Welcome all to the Pigskin Punk season preview, full of tips for this year’s season. In this article I’m going to lay out who I think will win both Conference Championship games and the big game in Glendale, Super Bowl XLIX. That’s 49, by the way. So, yeah, let’s jump in.
Last year’s historic offensive showing from the Denver Broncos highlighted a couple of things in my eyes. Firstly, it is further proof of the NFL’s transition to a pass-first, up-tempo offense league is in full swing and looks to continue well into the second half of this decade. Secondly, and perhaps more importantly, it shone the spotlight on the AFC and its collection of atrocious defenses.
This year looks to be more of the same, though there have been some notable additions amongst some of a few of the teams (Talib to Denver, Revis to the Pats, Clowney to Houston etc) and others look to improve as young players develop (the Jets, Colts and Ravens). It may well be that the team whose defense can hang with the big guns wins it all in the AFC. With that here are my top 3 tips for this season’s AFC Championship:
Top tip: New England Patriots – 7/2
I’m tipping the Pats to take the AFC crown this year for a couple of reasons:
Revis Island, MA: The addition of Darrelle Revis to an already stout Patriots D this year will tip them over the top, particularly in the playoffs where they’ll be able to use him to essential remove a team’s top passing target (AJ Green, TY Hilton, Demaryius Thomas etc). Of course, the fact that he’ll be playing opposite former Pro Bowler Brandon Browner also helps. Add in the likely improvements of young guns like Jamie Collins, Chandler Jones, Logan Ryan and Alfonzo Dennard and this group will likely bounce back from its mediocre showing last season (20th DVOA).
Mo’ Gronk, Mo’ Touchdowns: All reports point to Rob Gronkowski being back to full health for the Patriots this season and his impact on this offense cannot be overstated; he’s easily the best skill-position player not named Tom Brady and makes life much easier for those around him. His presence, particularly on seam routes and pre-snap shifts, will free up space for Edelman and Amendola across the middle (until they inevitably get knocked out) as well as drawing the attention of opposing safeties, thus leaving 2nd-year receivers Aaron Dobson and Kenbrell Thompkins in a better position to make plays on the outside.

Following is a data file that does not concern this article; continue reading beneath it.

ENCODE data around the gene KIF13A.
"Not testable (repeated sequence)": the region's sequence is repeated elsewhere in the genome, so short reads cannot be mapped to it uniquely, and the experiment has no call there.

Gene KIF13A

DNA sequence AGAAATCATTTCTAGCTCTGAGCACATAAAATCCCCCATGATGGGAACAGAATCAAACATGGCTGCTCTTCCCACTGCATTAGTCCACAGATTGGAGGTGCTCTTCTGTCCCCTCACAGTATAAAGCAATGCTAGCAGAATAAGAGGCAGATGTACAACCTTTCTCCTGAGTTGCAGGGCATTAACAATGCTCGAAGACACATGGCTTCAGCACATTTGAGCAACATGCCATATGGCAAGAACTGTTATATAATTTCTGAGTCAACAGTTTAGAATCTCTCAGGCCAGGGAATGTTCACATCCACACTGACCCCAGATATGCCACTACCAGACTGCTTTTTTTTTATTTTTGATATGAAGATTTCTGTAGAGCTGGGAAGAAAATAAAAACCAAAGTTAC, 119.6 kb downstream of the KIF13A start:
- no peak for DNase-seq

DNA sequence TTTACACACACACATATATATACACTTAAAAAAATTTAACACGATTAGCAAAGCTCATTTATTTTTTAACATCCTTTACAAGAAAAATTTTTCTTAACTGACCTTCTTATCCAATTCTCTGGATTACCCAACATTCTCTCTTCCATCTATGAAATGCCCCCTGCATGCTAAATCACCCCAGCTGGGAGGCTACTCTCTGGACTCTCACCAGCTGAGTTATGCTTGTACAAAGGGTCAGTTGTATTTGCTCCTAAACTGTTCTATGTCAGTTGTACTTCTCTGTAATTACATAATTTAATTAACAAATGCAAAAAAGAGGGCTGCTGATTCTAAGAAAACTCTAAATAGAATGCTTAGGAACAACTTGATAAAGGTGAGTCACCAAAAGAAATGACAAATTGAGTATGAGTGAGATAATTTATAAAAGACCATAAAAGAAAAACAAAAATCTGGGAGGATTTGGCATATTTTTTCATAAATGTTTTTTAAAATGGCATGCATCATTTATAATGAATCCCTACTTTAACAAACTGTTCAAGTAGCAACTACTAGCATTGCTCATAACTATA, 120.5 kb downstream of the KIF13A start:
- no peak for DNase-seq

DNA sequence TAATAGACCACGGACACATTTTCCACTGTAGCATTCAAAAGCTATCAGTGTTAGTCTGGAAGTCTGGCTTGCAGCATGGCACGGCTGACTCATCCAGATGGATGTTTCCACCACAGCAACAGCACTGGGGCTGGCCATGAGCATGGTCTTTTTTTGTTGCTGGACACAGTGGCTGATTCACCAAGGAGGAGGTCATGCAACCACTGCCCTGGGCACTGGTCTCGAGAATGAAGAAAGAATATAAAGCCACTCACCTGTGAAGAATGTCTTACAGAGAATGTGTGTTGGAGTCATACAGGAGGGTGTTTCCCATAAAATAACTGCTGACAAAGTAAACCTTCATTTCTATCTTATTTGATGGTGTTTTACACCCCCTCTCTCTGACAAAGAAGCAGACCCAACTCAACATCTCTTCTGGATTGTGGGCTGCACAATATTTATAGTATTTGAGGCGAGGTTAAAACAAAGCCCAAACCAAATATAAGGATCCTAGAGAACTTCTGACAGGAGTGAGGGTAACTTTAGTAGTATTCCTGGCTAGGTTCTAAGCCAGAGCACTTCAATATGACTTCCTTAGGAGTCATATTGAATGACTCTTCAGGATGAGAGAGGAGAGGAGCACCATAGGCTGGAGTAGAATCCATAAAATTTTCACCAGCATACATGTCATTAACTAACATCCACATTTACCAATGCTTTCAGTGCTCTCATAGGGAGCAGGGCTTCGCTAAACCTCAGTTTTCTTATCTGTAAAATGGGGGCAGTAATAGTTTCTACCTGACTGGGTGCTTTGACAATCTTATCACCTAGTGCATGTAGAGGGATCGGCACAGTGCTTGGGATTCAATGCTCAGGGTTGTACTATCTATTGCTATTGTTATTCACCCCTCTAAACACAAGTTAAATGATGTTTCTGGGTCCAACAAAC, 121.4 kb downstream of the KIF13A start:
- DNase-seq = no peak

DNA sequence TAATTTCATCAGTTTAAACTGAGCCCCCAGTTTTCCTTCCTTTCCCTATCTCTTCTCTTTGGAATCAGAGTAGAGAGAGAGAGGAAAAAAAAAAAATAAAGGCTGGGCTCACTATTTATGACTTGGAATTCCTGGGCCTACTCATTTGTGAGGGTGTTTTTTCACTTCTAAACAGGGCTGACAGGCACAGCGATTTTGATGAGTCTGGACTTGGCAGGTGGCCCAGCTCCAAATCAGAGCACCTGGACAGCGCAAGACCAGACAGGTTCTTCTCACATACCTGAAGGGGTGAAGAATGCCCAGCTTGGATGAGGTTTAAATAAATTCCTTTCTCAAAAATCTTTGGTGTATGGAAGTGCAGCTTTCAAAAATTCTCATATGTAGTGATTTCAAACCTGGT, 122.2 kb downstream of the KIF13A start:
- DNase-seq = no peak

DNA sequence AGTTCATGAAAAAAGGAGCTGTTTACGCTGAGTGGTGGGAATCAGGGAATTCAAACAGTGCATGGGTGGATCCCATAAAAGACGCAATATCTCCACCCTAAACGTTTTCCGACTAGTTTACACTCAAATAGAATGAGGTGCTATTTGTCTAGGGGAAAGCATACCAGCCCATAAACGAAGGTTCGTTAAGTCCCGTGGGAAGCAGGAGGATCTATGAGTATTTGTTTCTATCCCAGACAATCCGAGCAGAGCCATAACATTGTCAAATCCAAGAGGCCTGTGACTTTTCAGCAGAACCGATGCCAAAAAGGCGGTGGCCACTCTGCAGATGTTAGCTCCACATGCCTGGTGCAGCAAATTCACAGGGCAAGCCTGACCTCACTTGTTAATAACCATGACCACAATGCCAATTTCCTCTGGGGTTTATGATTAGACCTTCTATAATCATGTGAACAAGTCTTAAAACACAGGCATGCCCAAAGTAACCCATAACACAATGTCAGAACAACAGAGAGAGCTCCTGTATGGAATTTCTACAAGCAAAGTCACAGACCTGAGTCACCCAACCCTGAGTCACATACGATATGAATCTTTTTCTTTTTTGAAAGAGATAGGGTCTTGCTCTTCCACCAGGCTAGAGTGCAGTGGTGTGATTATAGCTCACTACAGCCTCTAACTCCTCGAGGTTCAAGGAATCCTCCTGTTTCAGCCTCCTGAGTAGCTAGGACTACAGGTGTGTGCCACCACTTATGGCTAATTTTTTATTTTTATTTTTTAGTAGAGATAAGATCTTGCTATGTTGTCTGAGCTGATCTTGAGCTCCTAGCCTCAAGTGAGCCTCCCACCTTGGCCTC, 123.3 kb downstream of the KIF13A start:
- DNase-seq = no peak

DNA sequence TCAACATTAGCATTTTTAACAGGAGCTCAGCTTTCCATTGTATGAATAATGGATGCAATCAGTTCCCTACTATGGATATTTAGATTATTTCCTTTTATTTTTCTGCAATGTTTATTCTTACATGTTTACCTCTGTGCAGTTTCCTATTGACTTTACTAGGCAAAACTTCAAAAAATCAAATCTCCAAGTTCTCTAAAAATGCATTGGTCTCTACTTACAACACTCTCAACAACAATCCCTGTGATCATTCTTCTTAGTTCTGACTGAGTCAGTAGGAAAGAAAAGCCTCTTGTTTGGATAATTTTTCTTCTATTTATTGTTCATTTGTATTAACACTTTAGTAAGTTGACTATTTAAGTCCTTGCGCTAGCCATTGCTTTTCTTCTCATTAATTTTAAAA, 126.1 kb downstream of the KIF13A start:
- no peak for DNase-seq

A Close Second: Denver Broncos – 5/2
The Broncos are favourites to repeat as AFC Champions this year and for good reason; they’re coming off the back of a monumental season which saw them surpass league records in total points, total yards and a bunch of other categories on their way to the Super Bowl in New Jersey, where the Seattle Seahawks knocked them about like a drunkard in a Boston Beatdown (Google it). The Broncos will likely make it to the championship finals for a third consecutive year, though they’re set to struggle against the Pats (if they make it that far).
The logic behind my Denver-doubting is three-fold:
Eric Decker>Emmanuel Sanders, Knowshon Moreno>Montee Ball: Many pundits are going in the opposite direction on these two replacements, stating that they both represent upgrades over their 2013-14 predecessors. Let’s do a quick bit of myth-busting to show why these two players will leave the Broncos worse off on offense than they were last season.On Moreno>Ball: This comes down to two key factors: ball security and pass protection. Moreno kept his job despite being a somewhat uninspiring runner last season due to his ability to protect both the ball and his QB. Moreno dropped the ball on just one of his 247 rushing attempts last year, whilst Ball dropped the, erm, ball three times on under half that amount (120). Granted, Ball is a more dynamic runner and can punish defences by racking up more yards on draw plays and the like, but how much of a benefit is that if he gives away possession once every other game?